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Tip of the Day
Language: Microsoft Exchange
Expertise: Beginner
Feb 8, 2000

Hardware Configuration for New Server

Question:
We need to migrate to a new server and are looking for some hardware guidelines for the new server.

The server will need to support up to 250 users and replicate to 4 sites around the world. Can you give me some guidelines for the number of processors, amount of RAM, and disk space for the Information store and logs?

Answer:
Ah, that's an age-old question indeed—and a surprisingly tough one to answer. It depends a lot upon how active your users are going to be, what limits (if any) you plan to set, how extensively you intend to use public folders, if you plan to do any scripting or automatic routing, and so forth.

Here is my recommended minimum configuration for an Exchange server these days:

  • Get a Pentium III-500, two 1GB mirrored drives for the operating system and programs, two 2GB mirrored drives for the transaction logs, and a RAID 5 set (size determined by your usage) for the Information stores. I would start at 128MB RAM but, frankly, 256MB is preferable. Naturally I'd prefer that the server be dedicated to running Exchange—not hosting SQL and other apps too.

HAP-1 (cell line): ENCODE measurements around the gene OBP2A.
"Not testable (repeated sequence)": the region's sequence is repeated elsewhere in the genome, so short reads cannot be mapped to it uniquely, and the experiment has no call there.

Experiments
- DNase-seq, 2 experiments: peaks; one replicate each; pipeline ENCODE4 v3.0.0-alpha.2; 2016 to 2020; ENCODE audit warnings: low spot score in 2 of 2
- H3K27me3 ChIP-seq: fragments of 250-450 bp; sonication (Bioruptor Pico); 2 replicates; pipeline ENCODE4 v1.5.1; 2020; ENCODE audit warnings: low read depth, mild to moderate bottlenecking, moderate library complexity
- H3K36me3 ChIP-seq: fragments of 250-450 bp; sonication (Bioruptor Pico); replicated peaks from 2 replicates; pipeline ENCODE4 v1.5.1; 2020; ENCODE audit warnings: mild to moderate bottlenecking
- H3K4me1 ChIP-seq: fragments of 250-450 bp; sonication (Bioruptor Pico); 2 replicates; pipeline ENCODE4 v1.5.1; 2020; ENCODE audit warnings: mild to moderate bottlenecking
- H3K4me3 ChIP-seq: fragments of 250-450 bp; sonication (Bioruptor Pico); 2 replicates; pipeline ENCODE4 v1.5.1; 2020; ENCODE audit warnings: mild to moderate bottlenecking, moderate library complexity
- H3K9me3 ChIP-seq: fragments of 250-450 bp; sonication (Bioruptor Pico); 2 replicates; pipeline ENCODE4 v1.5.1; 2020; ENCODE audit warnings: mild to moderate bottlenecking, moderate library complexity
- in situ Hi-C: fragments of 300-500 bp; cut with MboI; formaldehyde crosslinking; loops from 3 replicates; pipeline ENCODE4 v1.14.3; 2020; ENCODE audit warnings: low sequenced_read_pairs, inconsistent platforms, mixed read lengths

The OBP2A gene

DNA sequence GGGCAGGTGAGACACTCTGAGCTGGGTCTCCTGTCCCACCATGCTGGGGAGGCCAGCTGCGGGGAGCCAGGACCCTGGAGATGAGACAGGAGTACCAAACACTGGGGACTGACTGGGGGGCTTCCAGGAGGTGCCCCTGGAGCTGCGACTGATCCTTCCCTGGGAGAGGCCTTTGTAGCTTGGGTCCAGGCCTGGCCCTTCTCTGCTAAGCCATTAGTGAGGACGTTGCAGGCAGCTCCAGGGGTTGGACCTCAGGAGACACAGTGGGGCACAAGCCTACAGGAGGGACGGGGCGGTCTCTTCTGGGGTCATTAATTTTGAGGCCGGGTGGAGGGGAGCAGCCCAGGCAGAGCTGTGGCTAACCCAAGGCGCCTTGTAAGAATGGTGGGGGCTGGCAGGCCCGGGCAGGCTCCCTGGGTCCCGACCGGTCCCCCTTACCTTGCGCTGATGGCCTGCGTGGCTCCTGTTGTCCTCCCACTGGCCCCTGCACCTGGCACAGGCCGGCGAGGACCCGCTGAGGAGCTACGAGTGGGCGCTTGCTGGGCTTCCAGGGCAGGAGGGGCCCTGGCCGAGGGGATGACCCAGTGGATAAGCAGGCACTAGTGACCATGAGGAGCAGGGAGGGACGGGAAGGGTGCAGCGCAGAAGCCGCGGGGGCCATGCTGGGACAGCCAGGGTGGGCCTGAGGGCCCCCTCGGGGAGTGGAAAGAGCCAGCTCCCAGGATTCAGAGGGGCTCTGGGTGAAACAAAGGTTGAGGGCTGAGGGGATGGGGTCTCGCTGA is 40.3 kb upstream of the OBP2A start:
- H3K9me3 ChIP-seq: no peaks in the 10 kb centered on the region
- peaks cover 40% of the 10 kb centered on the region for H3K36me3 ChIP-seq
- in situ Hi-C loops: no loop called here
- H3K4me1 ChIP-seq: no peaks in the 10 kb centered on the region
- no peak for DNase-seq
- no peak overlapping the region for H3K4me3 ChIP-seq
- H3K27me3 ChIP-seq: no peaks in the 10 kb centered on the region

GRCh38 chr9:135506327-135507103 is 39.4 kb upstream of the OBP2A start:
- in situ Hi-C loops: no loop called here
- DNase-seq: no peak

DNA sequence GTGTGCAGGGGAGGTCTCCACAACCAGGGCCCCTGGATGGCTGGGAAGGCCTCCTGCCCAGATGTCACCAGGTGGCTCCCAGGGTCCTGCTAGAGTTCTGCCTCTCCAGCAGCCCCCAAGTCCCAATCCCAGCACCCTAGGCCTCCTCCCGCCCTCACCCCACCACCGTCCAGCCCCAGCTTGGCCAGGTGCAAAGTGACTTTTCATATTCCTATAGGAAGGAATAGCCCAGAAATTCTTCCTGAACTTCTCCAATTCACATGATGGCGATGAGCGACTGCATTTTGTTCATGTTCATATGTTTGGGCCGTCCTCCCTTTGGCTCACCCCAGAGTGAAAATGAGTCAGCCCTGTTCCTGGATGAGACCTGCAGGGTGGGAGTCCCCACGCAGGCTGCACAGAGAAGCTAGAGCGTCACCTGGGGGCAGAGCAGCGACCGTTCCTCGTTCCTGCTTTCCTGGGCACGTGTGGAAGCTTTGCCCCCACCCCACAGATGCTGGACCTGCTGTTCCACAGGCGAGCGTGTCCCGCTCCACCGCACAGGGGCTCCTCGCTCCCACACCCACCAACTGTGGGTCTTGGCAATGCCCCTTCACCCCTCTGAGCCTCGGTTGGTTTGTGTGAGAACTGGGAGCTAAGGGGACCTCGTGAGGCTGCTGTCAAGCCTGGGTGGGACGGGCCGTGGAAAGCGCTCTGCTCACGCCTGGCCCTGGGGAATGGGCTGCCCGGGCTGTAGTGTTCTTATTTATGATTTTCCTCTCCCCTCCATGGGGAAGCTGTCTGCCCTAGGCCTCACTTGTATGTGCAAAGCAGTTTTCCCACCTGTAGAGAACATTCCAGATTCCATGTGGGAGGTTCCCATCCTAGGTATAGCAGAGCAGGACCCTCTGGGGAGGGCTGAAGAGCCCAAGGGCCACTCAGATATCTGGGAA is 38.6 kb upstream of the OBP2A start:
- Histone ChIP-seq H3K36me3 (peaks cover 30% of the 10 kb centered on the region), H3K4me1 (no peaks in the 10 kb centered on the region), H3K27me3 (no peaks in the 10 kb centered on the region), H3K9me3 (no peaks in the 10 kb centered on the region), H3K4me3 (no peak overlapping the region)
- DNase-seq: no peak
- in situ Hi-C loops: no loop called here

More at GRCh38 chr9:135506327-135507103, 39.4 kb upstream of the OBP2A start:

• Make sure that the box is easily expandable. You should be able to go to at least four CPUs if you need to, have room for extra hard drives in case your RAID 5 array needs to be expanded, and be able to upgrade the RAM as easily and inexpensively as possible. Those are all things to consider when you select your hardware.
  • Don't overlook your network hardware either. Depending on your LAN topology and anticipated load, you should consider multiple 100Mbit NICs or at least a fast switch to connect to the Exchange server.
This configuration will probably run what you need it to, but how fast it will be I cannot say unless I can see it under actual (or at least simulated) load conditions. Optimally you should get the server you decide upon, install it in a lab environment, and then run LOADSIM (the load simulator) against it to see how it holds up under your projected load.

If you don't have that luxury, then you might try starting with a configuration similar to the one I described above, with the understanding that you're going to monitor it closely and possibly make upgrades to the hardware to accommodate whatever performance issues you discover.

Obviously it's really not optimal to test something like that in a production environment, but business issues being what they are I realize that we don't all have the luxury of a test lab to try these things out in first.

The question "How much hardware do I need?" is a common one and unfortunately there aren't any cut and dried answers. The hardware that supports my users might not support yours and vice versa.

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